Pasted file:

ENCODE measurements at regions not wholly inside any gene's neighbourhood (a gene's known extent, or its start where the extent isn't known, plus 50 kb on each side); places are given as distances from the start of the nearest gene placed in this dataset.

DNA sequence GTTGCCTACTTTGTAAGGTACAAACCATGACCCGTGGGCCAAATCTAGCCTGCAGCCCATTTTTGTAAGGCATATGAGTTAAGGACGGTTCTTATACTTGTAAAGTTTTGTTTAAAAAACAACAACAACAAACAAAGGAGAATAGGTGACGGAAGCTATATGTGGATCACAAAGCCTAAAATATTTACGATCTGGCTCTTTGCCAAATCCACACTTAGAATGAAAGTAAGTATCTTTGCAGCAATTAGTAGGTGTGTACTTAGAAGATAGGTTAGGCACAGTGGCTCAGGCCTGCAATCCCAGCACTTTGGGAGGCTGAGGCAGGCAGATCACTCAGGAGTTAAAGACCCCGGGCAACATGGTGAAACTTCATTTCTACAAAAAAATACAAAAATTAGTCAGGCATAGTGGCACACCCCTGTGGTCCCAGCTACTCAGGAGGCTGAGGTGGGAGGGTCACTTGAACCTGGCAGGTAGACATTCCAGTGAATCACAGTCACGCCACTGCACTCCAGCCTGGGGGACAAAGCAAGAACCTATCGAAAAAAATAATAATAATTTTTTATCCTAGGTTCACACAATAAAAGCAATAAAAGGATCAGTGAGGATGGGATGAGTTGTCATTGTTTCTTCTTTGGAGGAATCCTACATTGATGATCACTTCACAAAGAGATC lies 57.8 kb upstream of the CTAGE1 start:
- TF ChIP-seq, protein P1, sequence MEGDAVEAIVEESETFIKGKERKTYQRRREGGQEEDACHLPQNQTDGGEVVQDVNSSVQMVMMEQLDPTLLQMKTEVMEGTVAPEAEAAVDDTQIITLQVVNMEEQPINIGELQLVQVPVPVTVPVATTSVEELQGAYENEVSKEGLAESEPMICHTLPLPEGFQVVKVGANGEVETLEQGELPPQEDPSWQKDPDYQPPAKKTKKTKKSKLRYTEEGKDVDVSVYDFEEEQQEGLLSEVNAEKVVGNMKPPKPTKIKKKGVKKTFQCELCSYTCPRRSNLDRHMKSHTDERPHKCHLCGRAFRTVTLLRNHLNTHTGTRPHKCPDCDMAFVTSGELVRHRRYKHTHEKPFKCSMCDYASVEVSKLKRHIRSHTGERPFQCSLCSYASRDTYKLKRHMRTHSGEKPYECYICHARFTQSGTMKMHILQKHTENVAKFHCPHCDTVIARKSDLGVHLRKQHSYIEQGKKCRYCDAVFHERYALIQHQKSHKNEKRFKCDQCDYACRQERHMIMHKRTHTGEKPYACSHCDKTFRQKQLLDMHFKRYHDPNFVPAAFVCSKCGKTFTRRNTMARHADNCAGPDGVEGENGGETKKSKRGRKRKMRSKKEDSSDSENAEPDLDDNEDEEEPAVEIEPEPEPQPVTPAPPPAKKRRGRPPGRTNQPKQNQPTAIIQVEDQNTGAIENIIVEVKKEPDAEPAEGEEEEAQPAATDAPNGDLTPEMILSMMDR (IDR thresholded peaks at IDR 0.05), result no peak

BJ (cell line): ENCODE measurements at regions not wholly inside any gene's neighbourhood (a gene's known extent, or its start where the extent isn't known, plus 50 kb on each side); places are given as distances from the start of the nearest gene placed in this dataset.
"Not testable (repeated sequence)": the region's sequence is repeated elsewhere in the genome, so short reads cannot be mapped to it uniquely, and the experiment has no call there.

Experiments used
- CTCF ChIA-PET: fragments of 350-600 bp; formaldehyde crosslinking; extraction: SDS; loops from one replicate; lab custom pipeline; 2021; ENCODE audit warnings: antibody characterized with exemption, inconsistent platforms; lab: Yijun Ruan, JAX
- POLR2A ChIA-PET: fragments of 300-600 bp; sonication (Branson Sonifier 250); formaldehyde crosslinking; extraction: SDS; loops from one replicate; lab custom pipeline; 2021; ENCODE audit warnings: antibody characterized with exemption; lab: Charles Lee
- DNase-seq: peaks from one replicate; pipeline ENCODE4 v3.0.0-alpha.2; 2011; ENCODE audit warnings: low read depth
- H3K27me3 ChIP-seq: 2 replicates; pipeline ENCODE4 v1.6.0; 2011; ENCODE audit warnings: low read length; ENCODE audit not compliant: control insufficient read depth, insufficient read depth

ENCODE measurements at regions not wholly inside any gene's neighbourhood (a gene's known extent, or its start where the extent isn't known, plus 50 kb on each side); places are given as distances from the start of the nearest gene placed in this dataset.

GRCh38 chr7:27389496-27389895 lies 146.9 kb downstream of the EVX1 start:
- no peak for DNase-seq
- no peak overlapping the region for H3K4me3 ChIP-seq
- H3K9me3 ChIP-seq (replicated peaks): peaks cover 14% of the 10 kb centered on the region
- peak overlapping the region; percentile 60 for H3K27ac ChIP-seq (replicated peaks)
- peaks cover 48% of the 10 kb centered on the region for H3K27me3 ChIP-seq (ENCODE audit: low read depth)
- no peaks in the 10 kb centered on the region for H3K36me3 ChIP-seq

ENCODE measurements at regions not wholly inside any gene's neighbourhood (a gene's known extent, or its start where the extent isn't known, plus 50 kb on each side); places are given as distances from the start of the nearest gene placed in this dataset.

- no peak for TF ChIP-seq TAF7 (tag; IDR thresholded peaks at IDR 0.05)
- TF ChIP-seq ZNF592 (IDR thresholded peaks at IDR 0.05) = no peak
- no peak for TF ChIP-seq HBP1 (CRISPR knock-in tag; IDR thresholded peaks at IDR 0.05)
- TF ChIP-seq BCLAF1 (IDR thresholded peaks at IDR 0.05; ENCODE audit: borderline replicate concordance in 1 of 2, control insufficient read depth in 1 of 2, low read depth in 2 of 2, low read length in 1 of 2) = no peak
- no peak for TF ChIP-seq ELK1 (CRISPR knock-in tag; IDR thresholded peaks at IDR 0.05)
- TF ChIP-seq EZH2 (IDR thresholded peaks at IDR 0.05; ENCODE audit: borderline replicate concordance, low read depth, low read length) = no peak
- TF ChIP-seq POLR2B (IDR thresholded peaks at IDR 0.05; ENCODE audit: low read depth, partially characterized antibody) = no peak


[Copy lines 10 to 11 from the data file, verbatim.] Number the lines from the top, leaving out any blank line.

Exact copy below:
- H3K27me3 ChIP-seq: 2 replicates; pipeline ENCODE4 v1.6.0; 2011; ENCODE audit warnings: low read length; ENCODE audit not compliant: control insufficient read depth, insufficient read depth

ENCODE measurements at regions not wholly inside any gene's neighbourhood (a gene's known extent, or its start where the extent isn't known, plus 50 kb on each side); places are given as distances from the start of the nearest gene placed in this dataset.